Christopher Columbus: Journey and Colonization Essay

The journey and colonization of the new world proved to be a monumental task, yet daunting task that presented a new set of challenges for the settlers. In his letter to Ferdinand and Isabella, the king and queen of Spain in the late 15th century and early 16th century, Christopher Columbus describes his colonization of the new world as a massive potential for the seemingly untouched utopia of natural resources. The letter reveals a sense of urgency and uncertainty in Columbus derived from the competition between world powers over the Island of Espanola and the unknown direction the New World would take.

Columbus’ purpose in writing the formal letter is to explain to the “Most High and Mighty Sovereigns” what he considers pivotal in the settlement, extraction of gold, farming of land, and trade system of the Island of Espanola. Columbus’ main concern, Spanish dominance in the New World, is clearly evident in the final paragraph, in which Columbus prays for “the increase of much greater states. ” The nature of Spanish presence in the islands is consequent to an era of immense competition between states over various colonies in Asia, Africa, and what would be known as America.

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For states involved in colonization, such as England, Portugal, Spain, and the Netherlands, colonies meant prosperity and power through vast riches, mostly gold; an increase in foreign commerce; and new territory to utilize for farming and growth of Christianity. In these purposes there is a clear similarity between the values from the Renaissance and present- day values, in which governmental authority places large importance in the expansion and affluence of its territory.

In the introduction to his points about colonization, Columbus displays a sense of respect and obedience towards Ferdinand and Isabella and requests support through reinforcement of colonists. Columbus misrepresents the new world as a group of islands, unaware of the much larger continents in which he had not yet arrived. In the initial voyage, Columbus lands in the Caribbean thinking he has arrived in Asia, which is why he names the Indians so. Despite his incongruous concepts, Columbus’ voyage proved vital to further colonization of the Americas.

The main body of the letter is a set of thirteen points in which Columbus details the main issues of colonizing the Island of Espanola and other islands, namely God, gold, and glory. The expansion of Christianity was highly important to Ferdinand and Isabella, who considered Christianity crucial to the national unity of the newly united Spanish kingdom in the Reconstitutes period. Columbus states that the new world will be forcefully Christian and that the “conversion of Indians” shall be performed by “parish priests or friars”.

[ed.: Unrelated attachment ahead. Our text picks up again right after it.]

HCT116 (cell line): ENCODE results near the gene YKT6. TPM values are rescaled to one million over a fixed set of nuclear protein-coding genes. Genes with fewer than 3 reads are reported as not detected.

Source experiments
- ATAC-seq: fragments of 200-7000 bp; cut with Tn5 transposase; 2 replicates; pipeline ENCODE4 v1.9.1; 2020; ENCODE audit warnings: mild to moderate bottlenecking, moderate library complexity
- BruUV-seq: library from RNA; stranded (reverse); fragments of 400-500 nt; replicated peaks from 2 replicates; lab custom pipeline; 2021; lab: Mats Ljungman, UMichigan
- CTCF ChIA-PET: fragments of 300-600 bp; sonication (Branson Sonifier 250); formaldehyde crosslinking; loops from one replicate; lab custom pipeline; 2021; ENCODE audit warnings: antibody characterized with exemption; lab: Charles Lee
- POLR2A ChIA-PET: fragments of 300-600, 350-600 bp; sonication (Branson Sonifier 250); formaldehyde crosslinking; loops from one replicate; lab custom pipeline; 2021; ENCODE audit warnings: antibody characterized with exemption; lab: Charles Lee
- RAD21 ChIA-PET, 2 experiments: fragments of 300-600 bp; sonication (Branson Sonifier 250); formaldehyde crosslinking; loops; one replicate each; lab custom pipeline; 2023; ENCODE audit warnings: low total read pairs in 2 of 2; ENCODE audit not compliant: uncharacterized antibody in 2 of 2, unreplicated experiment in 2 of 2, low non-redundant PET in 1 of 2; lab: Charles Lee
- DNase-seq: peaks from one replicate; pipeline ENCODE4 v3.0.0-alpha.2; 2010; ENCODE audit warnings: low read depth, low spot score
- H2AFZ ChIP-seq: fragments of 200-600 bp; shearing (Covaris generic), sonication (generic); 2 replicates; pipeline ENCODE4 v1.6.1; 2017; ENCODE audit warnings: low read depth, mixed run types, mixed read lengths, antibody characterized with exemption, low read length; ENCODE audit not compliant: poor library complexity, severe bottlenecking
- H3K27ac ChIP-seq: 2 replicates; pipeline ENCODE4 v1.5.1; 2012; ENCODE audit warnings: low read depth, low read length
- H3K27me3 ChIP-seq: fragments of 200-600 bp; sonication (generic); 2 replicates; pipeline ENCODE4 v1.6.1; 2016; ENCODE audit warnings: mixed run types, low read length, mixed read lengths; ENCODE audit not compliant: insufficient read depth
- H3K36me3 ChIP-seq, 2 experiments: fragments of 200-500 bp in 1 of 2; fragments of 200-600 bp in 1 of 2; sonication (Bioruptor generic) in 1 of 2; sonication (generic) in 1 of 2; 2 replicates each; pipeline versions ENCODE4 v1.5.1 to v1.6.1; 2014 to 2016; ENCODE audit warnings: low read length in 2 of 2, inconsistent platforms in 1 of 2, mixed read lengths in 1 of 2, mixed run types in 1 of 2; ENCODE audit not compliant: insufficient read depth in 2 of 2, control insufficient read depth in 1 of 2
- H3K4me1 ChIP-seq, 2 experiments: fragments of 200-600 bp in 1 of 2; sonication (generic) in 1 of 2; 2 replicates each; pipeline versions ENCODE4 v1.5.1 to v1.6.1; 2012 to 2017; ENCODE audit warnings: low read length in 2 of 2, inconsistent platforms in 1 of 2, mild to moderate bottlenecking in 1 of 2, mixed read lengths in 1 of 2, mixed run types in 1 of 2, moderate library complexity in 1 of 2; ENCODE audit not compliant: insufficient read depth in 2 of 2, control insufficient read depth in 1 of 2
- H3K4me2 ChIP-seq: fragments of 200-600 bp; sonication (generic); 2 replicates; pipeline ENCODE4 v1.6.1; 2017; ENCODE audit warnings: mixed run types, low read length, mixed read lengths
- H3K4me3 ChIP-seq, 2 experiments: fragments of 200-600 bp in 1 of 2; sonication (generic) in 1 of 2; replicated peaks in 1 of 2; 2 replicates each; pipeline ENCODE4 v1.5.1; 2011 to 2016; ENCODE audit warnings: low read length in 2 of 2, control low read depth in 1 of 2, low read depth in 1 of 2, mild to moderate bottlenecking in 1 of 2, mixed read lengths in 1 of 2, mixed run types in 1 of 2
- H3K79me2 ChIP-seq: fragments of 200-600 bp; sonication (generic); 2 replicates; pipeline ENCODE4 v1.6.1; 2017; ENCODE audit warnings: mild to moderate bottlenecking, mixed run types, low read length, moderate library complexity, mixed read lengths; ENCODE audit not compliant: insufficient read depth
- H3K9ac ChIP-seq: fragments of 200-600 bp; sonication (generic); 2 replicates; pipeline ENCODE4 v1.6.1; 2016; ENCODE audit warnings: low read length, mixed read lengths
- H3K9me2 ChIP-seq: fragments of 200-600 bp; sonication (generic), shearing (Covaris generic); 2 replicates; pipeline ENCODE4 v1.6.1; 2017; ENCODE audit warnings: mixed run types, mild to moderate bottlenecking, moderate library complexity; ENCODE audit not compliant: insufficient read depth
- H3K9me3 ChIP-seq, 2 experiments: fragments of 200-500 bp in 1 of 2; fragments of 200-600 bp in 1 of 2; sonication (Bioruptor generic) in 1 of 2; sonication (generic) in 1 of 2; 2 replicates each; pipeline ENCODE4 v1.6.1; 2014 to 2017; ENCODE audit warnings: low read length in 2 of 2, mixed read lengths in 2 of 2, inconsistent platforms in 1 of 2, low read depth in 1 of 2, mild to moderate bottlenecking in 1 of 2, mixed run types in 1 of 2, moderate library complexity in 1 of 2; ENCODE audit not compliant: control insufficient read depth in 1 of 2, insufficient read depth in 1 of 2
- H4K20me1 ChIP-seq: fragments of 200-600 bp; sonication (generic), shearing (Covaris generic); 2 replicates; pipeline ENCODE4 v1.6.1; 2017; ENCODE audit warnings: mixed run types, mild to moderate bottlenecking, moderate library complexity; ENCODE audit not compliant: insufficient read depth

Most of Columbus points refer to the extraction, processing, ownership, and trade of gold, the natural resource which most colonizers obsessed over. Columbus presents concerns such as “no one shall have liberty to collect gold in it except those who have taken out colonists’ papers,” ‘that all gold shall be smelted immediately,” and “there shall be a treasurer, with a clerk to assist him, who shall receive all gold belonging to your Highnesses. The motive and obsession over gold is consequential of its use as back-up value in currencies, fancy garments, competitive nature between he major European powers, and other miscellaneous practices. Explorers were motivated to find gold by the “matter of the fifth,” which means that the explorers would be entitled to a certain amount of the riches derived from the land they discovered. To further expand on the importance of a successful trading system, Columbus explains another three points that refer to the stringent process of securing the gold.

As most of the glory from colonization came from gold, the method of collection gold and shipping it to the motherland is very strict in order to prevent fraud. Parts of the process which Columbus proposes include ‘that it [gold] should all be placed in one chest with two locks, with their keys, and that the master of the vessel keep one key and some other person selected by the governor and treasurer keep the other. There is evidently a clear concern over the safety of the gold, which displays the main purpose of increasing affluence of the motherland. The colonization of the new world influenced an arms race between powerful European states over the acquisition of gold and territory. Several states were exerting force over native people and exploiting the natural resources in a similar way the Spanish did in the Island of Espanola. Competition between powerful states is a centuries-long trend.

Whether searching for gold or plotting the destruction of communism versus the destruction of capitalism in the mid-20th century, dominant states have a tendency to seek the greatest riches from their settlements and disregard the well-being of native peoples. In his letter, Columbus is successfully reactive to the desires of Ferdinand and Isabella and he satisfies their concerns that result from competition in order to pursue further exploration.

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